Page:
The 17-year-old Lake View High School junior and aspiring astrophysicist was granted that honor when the pair sat down for about three hours Friday after Krauss' appearance at the annual meeting of the American Association for the Advancement of Science at the Hyatt Regency.
"It's a rare occasion that people get to meet their greatest inspirations," said Geci, who lives in Lakeview. "After having read his books and watched his online lectures, I found it incredible that I was sitting at a table with him."
Krauss, director of the Origins Project at Arizona State University and foundation professor in the School of Earth and Space Exploration, also is a best-selling author. He was in Chicago to give a presentation at the association meeting called "Where's My Flying Car? Science, Science Fiction, and a Changing Vision of the Future."
Geci attended the session with his mother, Ajtene, and then they met Krauss for dinner at the Fairmont Chicago next door for dinner.
"The enthusiasm he shows for science is inspiring, and the love and support he gets from his family is heartwarming," Krauss said. "We had a wonderful dinner together, and I got to answer Don's questions, and learn more about his life, and his family's life."
That included Don's tale of survival when he was in Kosovo, where he nearly died several times as an infant from febrile seizures. That was when his family was escaping a war in Kosovo from 1998 to 1999.
Ajtene Geci carried Don, the youngest of her three children, for scores of miles through mountains, forests and rivers. The family — her husband Besnik, a daughter and two sons — survived four months in the wilderness before reaching neighboring Macedonia. She still calls Don her "miracle baby."
There, they joined other refugees on their way to Iceland, New York and finally San Diego. When they arrived in California, they had less than $50 to their name and only the clothes on their backs.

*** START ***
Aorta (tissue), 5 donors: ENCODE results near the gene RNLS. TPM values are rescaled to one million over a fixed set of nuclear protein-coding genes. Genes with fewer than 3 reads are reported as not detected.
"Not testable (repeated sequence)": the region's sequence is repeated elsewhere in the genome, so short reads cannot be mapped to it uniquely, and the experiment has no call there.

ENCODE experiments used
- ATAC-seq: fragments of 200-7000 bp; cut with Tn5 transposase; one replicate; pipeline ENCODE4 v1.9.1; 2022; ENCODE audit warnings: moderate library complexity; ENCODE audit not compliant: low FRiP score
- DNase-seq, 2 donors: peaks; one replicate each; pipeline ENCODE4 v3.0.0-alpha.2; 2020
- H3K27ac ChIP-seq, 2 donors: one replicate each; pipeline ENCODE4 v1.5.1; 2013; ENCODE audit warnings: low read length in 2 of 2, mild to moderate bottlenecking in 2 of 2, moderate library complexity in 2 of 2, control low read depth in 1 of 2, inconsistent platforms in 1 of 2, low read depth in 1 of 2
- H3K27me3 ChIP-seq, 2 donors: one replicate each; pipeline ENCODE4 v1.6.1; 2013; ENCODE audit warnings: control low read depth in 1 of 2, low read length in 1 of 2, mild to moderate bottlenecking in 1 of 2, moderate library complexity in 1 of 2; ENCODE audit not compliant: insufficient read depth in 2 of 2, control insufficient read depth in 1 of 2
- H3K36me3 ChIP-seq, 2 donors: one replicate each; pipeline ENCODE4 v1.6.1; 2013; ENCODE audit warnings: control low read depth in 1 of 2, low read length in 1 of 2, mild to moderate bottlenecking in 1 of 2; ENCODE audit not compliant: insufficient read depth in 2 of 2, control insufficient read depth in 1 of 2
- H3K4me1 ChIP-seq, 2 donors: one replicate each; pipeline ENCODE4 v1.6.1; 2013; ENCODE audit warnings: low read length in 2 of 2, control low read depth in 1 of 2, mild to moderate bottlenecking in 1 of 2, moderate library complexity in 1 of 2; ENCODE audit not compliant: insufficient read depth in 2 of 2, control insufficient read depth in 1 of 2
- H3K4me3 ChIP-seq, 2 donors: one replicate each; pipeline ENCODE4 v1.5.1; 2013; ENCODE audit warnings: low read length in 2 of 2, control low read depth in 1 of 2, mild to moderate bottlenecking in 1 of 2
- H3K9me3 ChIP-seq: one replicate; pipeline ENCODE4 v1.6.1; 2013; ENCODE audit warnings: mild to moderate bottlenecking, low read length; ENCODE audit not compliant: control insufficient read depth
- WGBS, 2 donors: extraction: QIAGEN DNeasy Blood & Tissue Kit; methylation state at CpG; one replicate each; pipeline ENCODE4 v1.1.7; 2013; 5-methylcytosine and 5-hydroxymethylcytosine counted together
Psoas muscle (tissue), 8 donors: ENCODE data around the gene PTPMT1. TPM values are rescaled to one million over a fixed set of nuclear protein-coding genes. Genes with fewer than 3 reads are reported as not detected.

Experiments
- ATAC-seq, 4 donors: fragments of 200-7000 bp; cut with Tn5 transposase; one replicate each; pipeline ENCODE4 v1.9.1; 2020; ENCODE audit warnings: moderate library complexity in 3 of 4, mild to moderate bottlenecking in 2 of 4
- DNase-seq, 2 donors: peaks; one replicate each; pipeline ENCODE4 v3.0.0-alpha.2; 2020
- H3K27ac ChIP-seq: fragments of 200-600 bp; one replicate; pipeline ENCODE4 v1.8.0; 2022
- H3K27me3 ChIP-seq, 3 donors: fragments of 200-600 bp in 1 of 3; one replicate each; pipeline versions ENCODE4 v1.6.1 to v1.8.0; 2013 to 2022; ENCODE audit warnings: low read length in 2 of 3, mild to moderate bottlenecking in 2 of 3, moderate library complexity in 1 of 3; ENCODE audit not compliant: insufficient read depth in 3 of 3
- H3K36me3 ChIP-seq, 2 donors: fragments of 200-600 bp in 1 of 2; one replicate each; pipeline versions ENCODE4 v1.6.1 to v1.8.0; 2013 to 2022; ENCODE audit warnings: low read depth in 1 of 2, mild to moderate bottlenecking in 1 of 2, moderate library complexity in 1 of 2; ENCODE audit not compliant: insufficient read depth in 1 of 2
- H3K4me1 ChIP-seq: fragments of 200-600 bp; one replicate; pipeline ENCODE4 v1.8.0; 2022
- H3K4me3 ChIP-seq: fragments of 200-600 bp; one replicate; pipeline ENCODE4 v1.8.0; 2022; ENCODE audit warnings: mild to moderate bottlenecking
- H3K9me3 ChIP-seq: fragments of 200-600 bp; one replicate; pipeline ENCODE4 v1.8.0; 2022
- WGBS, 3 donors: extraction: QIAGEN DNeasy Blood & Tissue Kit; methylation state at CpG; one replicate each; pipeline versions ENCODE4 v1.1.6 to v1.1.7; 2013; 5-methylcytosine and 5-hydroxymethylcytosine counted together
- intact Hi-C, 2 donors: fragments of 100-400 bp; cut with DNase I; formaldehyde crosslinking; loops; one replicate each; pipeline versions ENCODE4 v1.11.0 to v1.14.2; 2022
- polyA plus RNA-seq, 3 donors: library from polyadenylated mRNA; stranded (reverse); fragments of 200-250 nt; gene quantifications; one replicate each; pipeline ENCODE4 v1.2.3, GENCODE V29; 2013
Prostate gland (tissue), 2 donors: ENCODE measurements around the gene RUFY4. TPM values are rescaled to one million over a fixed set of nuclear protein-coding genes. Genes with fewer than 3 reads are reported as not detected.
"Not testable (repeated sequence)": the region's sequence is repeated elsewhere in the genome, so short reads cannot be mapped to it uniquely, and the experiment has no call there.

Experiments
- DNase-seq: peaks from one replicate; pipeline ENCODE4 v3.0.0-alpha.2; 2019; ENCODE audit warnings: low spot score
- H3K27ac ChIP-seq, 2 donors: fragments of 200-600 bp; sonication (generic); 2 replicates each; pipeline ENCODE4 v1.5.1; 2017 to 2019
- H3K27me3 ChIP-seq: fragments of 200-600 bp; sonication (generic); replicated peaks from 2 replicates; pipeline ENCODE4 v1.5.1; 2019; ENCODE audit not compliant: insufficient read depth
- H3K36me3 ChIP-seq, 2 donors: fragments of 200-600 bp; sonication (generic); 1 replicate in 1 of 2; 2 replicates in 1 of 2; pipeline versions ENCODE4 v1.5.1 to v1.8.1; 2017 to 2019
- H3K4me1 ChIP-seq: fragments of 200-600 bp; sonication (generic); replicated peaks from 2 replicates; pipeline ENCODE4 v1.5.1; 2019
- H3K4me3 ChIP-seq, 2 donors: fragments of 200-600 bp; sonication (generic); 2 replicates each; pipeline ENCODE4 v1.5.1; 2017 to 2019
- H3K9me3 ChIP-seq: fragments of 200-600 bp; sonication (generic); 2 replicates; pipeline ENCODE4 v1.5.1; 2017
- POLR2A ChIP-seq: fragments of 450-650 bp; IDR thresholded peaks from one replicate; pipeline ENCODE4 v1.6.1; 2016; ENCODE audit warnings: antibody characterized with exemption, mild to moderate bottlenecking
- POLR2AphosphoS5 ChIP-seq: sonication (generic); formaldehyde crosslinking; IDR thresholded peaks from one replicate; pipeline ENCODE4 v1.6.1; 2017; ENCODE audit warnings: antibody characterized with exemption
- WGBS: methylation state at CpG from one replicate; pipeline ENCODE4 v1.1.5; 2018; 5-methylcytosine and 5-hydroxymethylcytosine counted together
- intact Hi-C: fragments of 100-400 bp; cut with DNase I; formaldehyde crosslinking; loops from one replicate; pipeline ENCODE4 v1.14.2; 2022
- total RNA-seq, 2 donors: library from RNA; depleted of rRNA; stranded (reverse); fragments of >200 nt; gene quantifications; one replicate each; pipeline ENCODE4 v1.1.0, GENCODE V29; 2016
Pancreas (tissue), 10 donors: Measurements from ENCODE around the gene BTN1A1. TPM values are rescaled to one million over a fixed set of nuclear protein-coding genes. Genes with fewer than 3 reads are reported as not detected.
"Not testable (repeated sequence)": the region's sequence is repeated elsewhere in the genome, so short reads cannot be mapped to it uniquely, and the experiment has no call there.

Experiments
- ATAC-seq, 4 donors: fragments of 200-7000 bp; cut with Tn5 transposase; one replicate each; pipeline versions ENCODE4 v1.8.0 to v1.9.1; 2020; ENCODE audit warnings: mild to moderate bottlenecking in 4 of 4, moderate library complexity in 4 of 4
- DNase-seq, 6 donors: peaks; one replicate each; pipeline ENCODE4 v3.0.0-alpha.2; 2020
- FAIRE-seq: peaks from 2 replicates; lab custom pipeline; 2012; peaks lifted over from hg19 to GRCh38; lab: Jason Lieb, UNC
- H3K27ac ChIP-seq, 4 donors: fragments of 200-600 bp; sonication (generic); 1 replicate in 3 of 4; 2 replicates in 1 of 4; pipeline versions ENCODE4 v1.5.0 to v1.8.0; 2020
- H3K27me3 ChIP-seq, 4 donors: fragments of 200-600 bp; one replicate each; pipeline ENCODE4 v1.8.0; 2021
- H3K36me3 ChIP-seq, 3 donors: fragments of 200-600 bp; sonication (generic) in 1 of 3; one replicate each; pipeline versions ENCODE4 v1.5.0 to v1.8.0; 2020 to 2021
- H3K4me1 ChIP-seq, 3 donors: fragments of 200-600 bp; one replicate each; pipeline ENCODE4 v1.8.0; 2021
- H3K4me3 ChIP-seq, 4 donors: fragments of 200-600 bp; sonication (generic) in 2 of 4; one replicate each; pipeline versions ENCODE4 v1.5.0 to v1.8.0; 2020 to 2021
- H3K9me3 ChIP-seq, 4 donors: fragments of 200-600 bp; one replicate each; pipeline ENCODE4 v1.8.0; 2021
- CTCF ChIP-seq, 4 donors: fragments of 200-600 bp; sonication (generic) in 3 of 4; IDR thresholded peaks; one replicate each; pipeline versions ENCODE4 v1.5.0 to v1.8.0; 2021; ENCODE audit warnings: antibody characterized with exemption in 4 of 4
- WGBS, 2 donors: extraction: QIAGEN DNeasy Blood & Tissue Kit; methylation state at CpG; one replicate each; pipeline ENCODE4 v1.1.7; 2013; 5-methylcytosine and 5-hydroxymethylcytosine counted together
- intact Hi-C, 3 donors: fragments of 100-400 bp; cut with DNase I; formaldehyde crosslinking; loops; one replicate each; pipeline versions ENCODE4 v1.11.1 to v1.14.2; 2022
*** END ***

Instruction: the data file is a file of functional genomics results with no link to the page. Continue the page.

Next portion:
Geci is now a swimming and science standout at Lake View High and has Princeton, Cornell, Cal Tech, MIT, the University of California at Berkeley and the University of Chicago on his list of college choices.
"Don's life story demonstrates how the human spirit can overcome adversity, how one's dreams and goals can help fill one with hope and optimism rather than bitterness," Krauss said. "It is an inspiring story, full of love and warmth, intelligence and dedication."
Said Ajtene Geci of Friday's meeting: "It gives me the feelings that all the obstacles we've overcome and all the hardships we've endured have been worth it. As a mother, it felt amazing to see your child have one of his dreams fulfilled."
Krauss first heard about Geci after a DNAinfo Chicago article about Geci. He said Geci's story was "beautiful" and wished to connect with him via email to set up Friday's meeting.
Geci became of fan of Krauss several years ago after watching his documentary series "How The Universe Works." After viewing some of Krauss' lectures online, he began ordering his books, including "A Universe from Nothing" and "Quintessence." Friday, he brought both of those books, which Krauss signed during their dinner.
Geci and Krauss spent much of their time talking about their mutual love for science. When Krauss was a teenager, he told Geci of his opportunity to speak with one of his mentors, Nobel Prize-winning physicist Richard Feynman.
"As a high school student, I had various well-known scientists as role models, and I feel very fortunate to be in a position to return the favor," Krauss said. "It was a memorable day, and it made my visit far more worthwhile."
Geci said he hopes Friday wasn't his only chance to spend time with Krauss.
"Despite having three hours with him, I still felt I had a lot more to tell him; it still didn't seem like enough time," he said. "I suppose it never is when you meet one of your heroes."